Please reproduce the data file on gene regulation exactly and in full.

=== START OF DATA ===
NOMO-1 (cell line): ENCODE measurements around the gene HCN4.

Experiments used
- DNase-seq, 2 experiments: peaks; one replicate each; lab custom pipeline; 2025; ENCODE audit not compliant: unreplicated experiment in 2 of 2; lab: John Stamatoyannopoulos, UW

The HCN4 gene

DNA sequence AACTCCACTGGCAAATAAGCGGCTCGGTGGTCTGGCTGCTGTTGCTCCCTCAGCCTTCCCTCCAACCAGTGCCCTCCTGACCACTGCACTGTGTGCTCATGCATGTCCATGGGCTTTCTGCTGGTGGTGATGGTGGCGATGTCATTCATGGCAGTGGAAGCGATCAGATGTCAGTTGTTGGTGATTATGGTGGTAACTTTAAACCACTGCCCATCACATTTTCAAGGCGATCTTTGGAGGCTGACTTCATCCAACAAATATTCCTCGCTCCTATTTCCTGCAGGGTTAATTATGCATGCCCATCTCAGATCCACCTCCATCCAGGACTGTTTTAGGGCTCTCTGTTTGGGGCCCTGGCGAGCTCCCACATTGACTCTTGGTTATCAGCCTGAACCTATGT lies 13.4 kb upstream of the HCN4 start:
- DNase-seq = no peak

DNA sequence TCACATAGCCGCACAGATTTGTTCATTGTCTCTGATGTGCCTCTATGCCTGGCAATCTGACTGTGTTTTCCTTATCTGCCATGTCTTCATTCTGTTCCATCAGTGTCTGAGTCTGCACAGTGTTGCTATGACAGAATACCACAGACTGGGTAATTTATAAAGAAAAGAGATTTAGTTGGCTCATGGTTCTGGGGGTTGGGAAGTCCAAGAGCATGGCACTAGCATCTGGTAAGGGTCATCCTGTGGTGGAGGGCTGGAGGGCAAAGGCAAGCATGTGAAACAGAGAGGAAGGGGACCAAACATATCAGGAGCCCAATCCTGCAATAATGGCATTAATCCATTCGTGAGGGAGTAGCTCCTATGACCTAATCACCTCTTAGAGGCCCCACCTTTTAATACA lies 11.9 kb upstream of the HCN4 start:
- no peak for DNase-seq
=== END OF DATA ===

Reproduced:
NOMO-1 (cell line): ENCODE measurements around the gene HCN4.

Experiments used
- DNase-seq, 2 experiments: peaks; one replicate each; lab custom pipeline; 2025; ENCODE audit not compliant: unreplicated experiment in 2 of 2; lab: John Stamatoyannopoulos, UW

The HCN4 gene

DNA sequence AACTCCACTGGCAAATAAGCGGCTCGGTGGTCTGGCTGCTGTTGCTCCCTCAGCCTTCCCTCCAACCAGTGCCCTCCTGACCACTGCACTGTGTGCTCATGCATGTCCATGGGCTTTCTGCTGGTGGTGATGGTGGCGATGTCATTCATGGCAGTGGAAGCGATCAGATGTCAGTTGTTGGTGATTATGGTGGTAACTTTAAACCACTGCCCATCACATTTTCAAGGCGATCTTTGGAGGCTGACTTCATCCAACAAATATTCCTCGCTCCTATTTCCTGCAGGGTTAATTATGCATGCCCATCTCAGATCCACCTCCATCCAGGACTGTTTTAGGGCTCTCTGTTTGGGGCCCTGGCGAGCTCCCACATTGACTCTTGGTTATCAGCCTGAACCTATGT lies 13.4 kb upstream of the HCN4 start:
- DNase-seq = no peak

DNA sequence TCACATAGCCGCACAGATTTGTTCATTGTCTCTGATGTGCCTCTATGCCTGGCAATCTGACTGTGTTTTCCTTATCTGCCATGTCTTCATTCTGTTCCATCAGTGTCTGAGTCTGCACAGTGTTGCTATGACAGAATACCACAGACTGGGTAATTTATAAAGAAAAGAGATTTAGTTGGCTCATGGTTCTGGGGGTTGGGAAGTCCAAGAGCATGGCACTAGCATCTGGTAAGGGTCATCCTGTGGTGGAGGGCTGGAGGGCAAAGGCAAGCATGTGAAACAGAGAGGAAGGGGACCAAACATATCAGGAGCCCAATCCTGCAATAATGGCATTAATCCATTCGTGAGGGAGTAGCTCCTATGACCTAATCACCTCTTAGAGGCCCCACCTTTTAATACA lies 11.9 kb upstream of the HCN4 start:
- no peak for DNase-seq